two major issues: customer activation and trouble repair. If a customer calls with a
problem that is actually a Bell network problem, Birch must rely on Bell for the proper
information and to go fix it. Similarly, when a customer is awaiting switchover and
activation, there’s no guarantee the Bell technician will show up on site when he’s
supposed to. Birch can’t point the finger at Bell like Bart Simpson saying, "I didn’t
do it."

"It’s difficult and in some cases takes longer than we’d like, but it’s just the
way it is. You have to find ways to work around that," Vranicar says.

Vancouver, Wash.-based CLEC GST Telecommunications Inc. provides a more complex
example. GST has made several acquisitions in the past year, mainly of small long distance
carriers. It owns network stretching from Washington to Idaho, along the West Coast, into
Arizona and over to Texas. The network involves 14 switches with intermachine trunks on
which GST carries its own traffic as far as it can. For off-net customers, GST has
agreements with AT&T Corp., Sprint Corp., MCI WorldCom Inc., and Qwest Communications
International Inc., Denver. The service providers pass usage data for off-net customers to
GST and they bill customers directly. Customers are signed on to GST long distance
service, unaware of the underlying arrangements or providers. In some cases, these
customers use GST only for long distance and their traffic may never touch GST’s network.
GST does, however, retain control of rate plans and billing in all cases.

Cautionary Billing Tale No. 1:
Convenience Turns Cannibal

Fundamental changes
occurring in the way billing and payment are done greatly affect marketing efforts and
control of the customer, says Deborah Strong, vice president of management consulting, DMR
Consulting Group, Montreal. For example, many people pay their telecommunications bills
with a credit card, effectively consolidating all of their invoices onto a single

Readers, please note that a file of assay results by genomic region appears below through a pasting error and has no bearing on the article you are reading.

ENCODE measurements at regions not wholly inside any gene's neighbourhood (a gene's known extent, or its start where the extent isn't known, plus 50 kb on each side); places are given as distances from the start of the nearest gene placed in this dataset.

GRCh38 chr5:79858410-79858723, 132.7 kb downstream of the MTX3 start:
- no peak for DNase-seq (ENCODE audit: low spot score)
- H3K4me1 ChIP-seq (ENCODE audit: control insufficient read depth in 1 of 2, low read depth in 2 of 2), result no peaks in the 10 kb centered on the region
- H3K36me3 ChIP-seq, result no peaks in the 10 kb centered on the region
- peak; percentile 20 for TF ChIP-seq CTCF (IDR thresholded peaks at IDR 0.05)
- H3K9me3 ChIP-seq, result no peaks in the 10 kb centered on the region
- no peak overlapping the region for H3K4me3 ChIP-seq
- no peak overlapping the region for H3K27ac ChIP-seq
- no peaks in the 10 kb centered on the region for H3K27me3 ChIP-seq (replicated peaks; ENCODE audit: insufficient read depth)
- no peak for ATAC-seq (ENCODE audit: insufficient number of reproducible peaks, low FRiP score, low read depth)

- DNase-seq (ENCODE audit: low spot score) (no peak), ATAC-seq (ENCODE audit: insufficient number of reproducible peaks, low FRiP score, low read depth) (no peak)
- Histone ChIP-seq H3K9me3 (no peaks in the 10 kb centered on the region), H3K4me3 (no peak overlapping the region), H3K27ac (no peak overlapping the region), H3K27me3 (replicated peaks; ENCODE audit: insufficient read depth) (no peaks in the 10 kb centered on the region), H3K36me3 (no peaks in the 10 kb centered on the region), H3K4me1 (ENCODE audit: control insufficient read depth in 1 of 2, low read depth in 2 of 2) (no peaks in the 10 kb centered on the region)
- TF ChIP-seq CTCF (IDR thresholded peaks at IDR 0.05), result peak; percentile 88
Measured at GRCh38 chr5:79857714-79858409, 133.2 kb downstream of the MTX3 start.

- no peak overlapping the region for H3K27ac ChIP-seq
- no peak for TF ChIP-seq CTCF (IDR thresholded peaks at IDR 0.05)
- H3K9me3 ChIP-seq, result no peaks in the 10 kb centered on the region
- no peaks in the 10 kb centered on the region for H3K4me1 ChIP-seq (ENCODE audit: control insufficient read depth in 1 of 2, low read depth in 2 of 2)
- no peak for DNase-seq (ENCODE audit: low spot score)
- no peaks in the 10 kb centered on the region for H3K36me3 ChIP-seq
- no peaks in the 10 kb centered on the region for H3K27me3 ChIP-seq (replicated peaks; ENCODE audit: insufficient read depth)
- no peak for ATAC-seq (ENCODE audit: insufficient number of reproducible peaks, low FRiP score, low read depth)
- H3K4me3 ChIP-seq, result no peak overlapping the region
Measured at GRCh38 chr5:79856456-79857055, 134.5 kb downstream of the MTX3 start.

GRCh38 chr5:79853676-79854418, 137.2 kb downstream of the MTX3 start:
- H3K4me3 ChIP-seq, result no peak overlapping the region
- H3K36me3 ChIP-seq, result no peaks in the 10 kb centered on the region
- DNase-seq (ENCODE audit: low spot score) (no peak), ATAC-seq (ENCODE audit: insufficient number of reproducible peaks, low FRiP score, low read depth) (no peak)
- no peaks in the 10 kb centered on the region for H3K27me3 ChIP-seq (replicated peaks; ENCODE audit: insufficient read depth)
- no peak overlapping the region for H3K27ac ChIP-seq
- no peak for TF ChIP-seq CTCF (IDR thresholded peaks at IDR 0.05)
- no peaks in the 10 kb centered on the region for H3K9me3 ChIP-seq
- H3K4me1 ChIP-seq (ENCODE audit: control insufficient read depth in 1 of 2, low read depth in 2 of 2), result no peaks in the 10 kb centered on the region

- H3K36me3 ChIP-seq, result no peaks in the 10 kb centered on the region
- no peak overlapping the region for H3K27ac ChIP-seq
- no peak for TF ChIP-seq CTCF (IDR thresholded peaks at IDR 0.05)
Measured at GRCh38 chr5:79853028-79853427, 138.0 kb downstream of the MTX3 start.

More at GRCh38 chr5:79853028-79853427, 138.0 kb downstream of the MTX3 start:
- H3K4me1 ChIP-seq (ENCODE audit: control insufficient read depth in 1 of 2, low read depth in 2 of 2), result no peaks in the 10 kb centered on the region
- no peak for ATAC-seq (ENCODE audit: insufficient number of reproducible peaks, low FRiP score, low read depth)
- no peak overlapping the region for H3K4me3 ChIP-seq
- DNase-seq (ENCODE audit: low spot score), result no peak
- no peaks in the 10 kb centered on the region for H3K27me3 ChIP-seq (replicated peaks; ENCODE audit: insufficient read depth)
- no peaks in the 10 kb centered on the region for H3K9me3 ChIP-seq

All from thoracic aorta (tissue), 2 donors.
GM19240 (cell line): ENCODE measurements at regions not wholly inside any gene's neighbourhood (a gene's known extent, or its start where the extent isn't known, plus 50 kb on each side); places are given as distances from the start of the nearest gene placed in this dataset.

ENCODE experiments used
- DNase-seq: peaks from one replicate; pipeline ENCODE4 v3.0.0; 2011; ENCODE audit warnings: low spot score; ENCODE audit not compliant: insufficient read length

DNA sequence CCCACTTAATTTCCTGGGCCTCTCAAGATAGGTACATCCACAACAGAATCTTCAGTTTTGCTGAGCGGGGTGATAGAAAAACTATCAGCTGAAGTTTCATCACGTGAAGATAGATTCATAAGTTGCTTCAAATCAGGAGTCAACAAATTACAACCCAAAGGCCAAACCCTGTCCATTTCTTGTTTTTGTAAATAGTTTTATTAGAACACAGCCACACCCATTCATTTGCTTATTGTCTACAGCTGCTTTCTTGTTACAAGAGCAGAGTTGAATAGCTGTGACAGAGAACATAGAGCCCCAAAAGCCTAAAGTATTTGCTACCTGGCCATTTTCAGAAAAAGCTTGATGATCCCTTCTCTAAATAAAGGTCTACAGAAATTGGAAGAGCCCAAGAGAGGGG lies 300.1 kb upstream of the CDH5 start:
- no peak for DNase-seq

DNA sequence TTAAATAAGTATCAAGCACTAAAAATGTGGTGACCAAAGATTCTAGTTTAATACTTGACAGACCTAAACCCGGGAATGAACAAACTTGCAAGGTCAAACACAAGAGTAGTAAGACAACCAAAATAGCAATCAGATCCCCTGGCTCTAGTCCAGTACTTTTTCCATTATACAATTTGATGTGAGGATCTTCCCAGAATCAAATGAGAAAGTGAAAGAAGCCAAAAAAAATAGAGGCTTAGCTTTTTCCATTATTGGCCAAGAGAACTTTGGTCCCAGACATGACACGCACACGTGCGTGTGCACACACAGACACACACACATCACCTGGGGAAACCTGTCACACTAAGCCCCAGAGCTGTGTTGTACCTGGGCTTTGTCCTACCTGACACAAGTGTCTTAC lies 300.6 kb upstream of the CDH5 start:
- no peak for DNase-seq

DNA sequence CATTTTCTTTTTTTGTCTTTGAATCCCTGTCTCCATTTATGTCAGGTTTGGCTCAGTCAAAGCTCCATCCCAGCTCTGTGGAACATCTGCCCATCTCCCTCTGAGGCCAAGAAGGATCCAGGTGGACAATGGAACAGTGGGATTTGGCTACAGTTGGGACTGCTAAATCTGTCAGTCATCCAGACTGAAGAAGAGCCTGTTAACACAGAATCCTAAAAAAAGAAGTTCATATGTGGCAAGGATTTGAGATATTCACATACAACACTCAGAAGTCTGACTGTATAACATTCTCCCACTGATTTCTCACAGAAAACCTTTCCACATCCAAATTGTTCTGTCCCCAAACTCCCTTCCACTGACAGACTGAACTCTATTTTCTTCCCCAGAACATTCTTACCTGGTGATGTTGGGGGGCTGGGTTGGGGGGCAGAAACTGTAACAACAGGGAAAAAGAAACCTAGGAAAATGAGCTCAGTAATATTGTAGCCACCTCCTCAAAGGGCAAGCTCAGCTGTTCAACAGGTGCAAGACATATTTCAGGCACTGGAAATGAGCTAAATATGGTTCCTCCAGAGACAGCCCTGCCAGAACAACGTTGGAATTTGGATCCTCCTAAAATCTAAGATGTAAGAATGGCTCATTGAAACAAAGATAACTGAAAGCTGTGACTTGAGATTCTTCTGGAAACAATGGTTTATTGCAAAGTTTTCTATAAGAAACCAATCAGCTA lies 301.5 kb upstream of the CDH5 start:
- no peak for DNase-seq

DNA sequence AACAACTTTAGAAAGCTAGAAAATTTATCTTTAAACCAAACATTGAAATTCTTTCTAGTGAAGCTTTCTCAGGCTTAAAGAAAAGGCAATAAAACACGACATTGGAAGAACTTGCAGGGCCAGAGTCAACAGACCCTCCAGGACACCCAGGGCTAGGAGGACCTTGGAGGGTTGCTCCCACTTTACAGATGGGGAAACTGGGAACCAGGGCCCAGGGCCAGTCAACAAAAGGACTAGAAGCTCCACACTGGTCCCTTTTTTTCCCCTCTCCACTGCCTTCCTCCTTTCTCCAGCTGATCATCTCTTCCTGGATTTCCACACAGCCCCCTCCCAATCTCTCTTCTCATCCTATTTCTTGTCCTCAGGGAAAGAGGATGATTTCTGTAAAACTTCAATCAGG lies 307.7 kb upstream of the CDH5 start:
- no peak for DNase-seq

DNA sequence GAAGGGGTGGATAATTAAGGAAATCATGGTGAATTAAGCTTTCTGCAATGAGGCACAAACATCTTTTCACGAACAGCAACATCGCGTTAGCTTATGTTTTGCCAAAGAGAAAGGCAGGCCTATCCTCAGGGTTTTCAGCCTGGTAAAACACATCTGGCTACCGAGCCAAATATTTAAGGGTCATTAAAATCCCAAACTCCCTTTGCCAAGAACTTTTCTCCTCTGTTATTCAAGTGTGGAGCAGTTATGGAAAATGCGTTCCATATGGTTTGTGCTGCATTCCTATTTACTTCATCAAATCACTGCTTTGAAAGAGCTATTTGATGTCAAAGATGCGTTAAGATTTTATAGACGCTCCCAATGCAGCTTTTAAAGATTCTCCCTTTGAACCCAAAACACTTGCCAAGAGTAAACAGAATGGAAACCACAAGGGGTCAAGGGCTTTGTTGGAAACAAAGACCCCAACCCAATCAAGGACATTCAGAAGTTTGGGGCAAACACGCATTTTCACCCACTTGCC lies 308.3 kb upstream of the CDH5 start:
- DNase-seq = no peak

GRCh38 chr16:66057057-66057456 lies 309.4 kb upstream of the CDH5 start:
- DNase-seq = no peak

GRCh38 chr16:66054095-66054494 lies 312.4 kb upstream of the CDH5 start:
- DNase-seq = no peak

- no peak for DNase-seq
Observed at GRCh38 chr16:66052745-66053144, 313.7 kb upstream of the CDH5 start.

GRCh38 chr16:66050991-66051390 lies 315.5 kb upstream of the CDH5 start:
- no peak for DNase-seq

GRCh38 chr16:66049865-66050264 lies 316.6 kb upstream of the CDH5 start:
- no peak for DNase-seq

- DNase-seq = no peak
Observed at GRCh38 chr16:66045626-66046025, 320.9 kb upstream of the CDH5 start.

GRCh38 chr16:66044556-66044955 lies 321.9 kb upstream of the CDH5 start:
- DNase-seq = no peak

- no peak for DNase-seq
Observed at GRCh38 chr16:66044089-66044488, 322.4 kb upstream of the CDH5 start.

statement. The problem for providers is that the credit card provider controls the
marketing messages that accompany the bill; the carrier has effectively surrendered its
right to direct bill and sell to the customer in an effort to provide some convenience.

GST provides local service mainly with dedicated and channelized T1s it calls
PowerTrunk and PowerFlex, respectively. In these cases, the T1 connection to the customer
is provided by the incumbent but all switching is provided by GST, as long as the customer
is within the CLEC’s footprint. Some of its customers have locations outside the
footprint, in which case GST must rely on resale to serve them. GST also purchases
unbundled loops to serve those customers that do not require T1 capacity. The CLEC also
owns a frame relay network, is building an ATM network and provides Internet access
through its San Francisco-based subsidiary Whole Earth Networks.

Currently, GST runs multiple billing systems, a result of its numerous acquisitions,
and brands its services with the former service provider’s name noted as a GST company.
GST is in the process of moving its entire customer base onto Cambridge, Mass.-based Kenan
Systems Corp.’s Arbor/BP convergent billing platform to simplify its offerings and move to